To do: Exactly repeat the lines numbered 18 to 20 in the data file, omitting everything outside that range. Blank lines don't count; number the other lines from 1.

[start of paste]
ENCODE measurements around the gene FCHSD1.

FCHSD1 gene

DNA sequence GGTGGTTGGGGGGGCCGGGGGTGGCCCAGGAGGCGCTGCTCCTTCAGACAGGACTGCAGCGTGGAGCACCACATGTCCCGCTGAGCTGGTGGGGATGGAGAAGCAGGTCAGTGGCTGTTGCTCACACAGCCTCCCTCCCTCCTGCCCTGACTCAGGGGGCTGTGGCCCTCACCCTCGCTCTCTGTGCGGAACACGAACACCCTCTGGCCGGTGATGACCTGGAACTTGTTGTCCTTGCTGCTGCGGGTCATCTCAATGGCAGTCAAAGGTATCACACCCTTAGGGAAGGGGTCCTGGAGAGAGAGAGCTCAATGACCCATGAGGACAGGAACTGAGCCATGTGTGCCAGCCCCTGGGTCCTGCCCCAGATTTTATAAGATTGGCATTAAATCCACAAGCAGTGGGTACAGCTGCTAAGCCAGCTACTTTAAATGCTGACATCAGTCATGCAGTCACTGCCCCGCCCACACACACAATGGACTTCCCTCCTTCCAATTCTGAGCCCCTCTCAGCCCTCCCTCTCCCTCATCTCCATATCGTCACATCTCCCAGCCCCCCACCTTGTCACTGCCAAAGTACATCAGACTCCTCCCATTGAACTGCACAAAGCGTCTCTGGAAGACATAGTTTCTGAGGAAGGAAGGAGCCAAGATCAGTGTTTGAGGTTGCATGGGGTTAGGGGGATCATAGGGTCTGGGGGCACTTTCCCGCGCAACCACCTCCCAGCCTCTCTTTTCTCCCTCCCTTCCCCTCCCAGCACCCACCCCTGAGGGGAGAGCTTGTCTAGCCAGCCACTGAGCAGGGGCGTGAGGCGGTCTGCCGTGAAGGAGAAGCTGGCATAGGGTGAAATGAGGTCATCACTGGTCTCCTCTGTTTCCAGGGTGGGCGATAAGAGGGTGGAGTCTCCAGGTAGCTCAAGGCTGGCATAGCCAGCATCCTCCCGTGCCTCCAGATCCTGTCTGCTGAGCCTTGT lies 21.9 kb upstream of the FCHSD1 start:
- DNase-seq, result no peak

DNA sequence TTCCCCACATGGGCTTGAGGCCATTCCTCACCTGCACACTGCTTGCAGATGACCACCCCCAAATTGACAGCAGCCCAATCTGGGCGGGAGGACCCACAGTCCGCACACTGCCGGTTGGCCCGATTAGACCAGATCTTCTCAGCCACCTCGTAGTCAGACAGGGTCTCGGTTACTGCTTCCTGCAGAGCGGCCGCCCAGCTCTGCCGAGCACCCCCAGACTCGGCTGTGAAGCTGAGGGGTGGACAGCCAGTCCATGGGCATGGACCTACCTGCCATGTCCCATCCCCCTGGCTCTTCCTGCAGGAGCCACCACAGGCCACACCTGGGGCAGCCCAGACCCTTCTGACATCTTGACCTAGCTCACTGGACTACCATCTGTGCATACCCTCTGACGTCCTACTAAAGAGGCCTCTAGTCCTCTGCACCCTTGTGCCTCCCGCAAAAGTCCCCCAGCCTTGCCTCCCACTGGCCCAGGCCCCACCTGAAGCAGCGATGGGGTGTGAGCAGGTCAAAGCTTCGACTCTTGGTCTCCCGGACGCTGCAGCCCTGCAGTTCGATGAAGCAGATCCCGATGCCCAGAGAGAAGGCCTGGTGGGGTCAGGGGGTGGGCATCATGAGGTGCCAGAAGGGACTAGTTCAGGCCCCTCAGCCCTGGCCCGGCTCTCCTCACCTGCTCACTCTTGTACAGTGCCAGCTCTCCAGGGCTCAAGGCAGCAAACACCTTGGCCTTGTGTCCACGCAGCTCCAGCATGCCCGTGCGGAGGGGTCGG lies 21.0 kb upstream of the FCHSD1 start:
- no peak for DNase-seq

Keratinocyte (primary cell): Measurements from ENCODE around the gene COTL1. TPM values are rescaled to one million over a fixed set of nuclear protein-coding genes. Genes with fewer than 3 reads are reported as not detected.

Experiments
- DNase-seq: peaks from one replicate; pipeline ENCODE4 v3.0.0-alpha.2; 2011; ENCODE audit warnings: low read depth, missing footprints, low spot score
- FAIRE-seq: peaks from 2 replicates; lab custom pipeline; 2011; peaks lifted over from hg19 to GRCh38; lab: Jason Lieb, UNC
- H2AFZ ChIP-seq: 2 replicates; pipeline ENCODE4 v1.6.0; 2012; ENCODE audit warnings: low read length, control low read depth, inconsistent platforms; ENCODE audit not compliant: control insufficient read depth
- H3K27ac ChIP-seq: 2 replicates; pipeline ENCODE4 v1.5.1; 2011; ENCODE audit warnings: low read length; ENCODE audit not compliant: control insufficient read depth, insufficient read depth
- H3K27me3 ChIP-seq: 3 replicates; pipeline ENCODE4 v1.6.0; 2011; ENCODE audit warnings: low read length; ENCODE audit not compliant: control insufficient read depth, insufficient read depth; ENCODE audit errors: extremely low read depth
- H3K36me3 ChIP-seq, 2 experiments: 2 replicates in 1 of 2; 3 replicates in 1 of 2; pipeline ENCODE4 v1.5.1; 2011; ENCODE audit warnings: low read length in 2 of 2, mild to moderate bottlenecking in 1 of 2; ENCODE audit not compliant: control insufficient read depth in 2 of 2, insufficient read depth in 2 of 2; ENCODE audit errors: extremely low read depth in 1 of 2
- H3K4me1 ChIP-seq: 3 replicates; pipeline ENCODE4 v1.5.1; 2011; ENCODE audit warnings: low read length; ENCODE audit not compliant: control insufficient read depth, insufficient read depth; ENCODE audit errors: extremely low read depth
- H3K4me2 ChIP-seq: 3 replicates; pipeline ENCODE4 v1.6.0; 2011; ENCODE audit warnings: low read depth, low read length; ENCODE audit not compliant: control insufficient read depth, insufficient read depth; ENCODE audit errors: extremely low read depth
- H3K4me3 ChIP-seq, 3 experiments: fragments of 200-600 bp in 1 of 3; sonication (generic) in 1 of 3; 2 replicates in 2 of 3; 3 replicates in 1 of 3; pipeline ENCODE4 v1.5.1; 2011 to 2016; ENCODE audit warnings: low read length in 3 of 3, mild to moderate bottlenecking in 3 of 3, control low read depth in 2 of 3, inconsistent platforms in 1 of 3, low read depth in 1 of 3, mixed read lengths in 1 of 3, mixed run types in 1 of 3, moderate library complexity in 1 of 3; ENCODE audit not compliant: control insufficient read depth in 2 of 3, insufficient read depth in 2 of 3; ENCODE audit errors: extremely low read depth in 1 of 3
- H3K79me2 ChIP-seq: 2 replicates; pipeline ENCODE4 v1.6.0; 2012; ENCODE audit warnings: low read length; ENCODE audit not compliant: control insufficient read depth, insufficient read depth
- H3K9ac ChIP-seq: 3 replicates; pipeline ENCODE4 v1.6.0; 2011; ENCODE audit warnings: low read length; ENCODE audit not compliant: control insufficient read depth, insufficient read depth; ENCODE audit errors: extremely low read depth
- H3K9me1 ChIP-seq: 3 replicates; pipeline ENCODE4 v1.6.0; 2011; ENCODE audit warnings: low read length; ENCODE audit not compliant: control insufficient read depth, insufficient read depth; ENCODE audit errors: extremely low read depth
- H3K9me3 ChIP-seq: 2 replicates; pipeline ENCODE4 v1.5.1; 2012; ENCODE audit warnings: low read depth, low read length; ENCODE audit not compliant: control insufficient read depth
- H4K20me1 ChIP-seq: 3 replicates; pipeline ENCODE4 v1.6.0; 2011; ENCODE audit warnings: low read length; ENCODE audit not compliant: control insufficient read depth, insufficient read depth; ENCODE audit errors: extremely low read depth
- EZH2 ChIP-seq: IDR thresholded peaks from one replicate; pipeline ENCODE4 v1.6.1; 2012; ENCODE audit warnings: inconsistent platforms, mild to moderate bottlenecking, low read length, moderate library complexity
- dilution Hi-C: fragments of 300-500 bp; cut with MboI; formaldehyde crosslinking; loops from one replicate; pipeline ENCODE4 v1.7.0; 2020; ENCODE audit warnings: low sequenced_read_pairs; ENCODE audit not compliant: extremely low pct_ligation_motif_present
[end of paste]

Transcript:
- H3K79me2 ChIP-seq: 2 replicates; pipeline ENCODE4 v1.6.0; 2012; ENCODE audit warnings: low read length; ENCODE audit not compliant: control insufficient read depth, insufficient read depth
- H3K9ac ChIP-seq: 3 replicates; pipeline ENCODE4 v1.6.0; 2011; ENCODE audit warnings: low read length; ENCODE audit not compliant: control insufficient read depth, insufficient read depth; ENCODE audit errors: extremely low read depth
- H3K9me1 ChIP-seq: 3 replicates; pipeline ENCODE4 v1.6.0; 2011; ENCODE audit warnings: low read length; ENCODE audit not compliant: control insufficient read depth, insufficient read depth; ENCODE audit errors: extremely low read depth